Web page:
Wirecard: A granular order book analysis of the market & market-maker response

Dr Elliot Banks, Chief Product Officer, BMLL Technologies Ltd

On the 25th of June Wirecard announced it will file for insolvency following a number of accounting scandals that led to a €1.9bn hole in its finances.

Using Platometrics we track the market microstructure events that can shed light onto how the market behaved in response to announcements by Wirecard, the press and regulatory bodies.

Chart 1

Chronology of events

On the 16th of June, two banks in the Philippines announced Wirecard balances totalling €1.9bn were spurious. On the 18th of June, instead of publishing its annual results for 2019, Wirecard announced that €1.9bn was “missing”.
On the 18th of June, trading in the Wirecard stock jumped 10x from a long run average of 4-5m shares daily to topping 52m shares on the 18th; it subsequently fell back sharply to approx 20m shares on the 24th June, the day preceding the insolvency announcement.

Venue & EBBO Analysis

The volume executed on the Lit books (exchange liquidity with no pre-trade transparency waivers) accounted for 80% of trading volume on the 18th June. This compares to a long term average of 60% for Wirecard since the start of the year, and against a 40% average for the rest of the European market.

Chart 1

Examining the volumes traded on the lit vs. dark books on a stock in stressed situations can provide insight into the behaviour of major market participants. In this example, 40m shares traded on the lit book, vs. 10m in bilateral or dark books indicates that there were very few institutions willing to take the counter side to the trade. This high on-market execution put the burden of providing liquidity on the market makers, who are contracted to provide bid-offer quotes throughout the day within a given spread of the mid.

The European Best Bid Offer (EBBO), which maps the best prices and volumes across all European venues (primary and MTFs), indicates, unsurprisingly perhaps, that the majority of the volume at touch was offered with very few real money buyers in the market. As the stock price fell significantly throughout the day, the offer price remained somewhat stable, providing constant selling pressure with significant volume (Chart 2, red line). The bid prices however exhibited wild downward swings marked by very low volumes.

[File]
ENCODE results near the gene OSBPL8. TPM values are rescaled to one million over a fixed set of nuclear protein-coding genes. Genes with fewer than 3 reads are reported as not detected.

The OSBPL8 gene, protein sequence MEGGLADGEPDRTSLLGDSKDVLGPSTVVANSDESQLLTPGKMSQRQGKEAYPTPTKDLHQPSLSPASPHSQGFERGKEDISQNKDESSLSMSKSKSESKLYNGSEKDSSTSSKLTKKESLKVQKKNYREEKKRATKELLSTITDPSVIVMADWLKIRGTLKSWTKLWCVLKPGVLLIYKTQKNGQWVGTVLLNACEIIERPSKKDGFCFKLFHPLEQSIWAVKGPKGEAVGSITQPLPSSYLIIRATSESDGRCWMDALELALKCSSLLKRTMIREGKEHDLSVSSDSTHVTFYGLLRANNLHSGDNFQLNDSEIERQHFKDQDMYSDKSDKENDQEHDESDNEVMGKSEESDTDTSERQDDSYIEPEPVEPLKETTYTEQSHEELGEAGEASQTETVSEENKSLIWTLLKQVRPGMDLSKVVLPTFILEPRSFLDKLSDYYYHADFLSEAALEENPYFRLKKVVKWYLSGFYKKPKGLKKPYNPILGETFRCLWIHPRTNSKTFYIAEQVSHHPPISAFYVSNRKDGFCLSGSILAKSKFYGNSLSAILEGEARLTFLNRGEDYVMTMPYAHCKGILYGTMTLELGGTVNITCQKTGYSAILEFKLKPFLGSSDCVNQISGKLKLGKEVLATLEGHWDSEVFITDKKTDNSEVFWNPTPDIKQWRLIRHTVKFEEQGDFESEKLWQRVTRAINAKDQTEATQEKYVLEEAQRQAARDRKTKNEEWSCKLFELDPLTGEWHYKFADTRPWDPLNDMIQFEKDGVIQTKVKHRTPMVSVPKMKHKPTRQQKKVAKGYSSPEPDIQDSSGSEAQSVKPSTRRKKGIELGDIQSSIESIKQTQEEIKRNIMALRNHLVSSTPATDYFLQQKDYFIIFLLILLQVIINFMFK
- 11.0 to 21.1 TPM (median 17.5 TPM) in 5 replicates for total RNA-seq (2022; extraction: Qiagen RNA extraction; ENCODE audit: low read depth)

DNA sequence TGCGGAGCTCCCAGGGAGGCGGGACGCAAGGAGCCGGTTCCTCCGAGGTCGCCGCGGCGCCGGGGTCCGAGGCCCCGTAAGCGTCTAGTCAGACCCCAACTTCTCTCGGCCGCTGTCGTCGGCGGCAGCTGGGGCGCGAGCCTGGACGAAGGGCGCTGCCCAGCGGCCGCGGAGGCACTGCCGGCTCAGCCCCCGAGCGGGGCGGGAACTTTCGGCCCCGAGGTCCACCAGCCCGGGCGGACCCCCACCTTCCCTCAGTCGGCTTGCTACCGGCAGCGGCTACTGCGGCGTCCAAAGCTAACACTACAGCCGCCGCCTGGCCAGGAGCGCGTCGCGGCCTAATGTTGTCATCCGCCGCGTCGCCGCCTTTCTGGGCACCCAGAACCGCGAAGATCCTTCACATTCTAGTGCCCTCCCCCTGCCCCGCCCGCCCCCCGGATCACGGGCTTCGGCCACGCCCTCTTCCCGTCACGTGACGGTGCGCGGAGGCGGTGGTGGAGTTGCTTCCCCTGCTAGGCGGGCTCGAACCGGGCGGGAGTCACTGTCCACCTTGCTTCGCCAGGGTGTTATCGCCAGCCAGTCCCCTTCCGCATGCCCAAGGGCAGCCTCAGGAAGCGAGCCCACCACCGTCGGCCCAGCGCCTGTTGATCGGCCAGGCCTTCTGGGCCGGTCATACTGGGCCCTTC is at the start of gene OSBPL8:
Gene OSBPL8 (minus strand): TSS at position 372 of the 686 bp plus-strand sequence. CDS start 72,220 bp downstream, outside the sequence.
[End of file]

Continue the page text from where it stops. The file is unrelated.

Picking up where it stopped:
At 08:53 CET the best bid offer spread was 65 euros wide taking a full three minutes to return to 2 euros wide before widening again. Typical spreads for WDI (Wirecard ticker for Xetra) across Q1 were 5-10 cents wide for the months of Jan-March.

Chart 2

Looking deeper into the book

Using derived data metrics calculated on the full depth order book provides clearer understanding of the lasting impact on trading behaviour beyond the initial price shock. Considering first the average order size of executed orders, we see an initial jump on the 18th of June coinciding with the spike in trading volumes seen in Chart 1. However, despite total volumes ebbing back to normal, Chart 3 shows the average order size continues to increase persistently over the rest of the month, culminating in a sixfold month-on-month increase.

Looking beyond the executed volumes and into the full order book, an interesting pattern emerges. While the average executed order size was similar across bids and asks, the posted volumes reveal a sharp dichotomy between the two sides of the book. There was far more activity on the bid side, perhaps as a result of short sellers seeking to cover their positions.

The analysis so far elucidates a regime change in market behaviour, with trading becoming more aggressive in response to news of the scandal as investors rush to reposition their portfolios. This is most clearly illustrated in Chart 5, which shows the percentage of trades which are considered aggressive; this is defined as trades which take out more than one level of the book, given as a percentage of total traded volume, split out by the side of the aggressor. Again, we see a significant uptick following the initial announcement on the 18th of June, most notably on the bid side where aggressive buy trades accounted for 4.4% of daily volume compared to 1.5% the previous day. This move to aggressive trading was persistent, increasing as the extent of the fraud became more apparent; aggressive sell orders peaked at 6.2% of total trading volume on the 24th of June, the day before Wirecard announced its insolvency plans.

Data & analytics like the ones shown above showcase how leveraging the full depth of the order book, in a consumable and readable format, can provide insight beyond the top of the book and can help market participants and observers understand market events during periods of stress.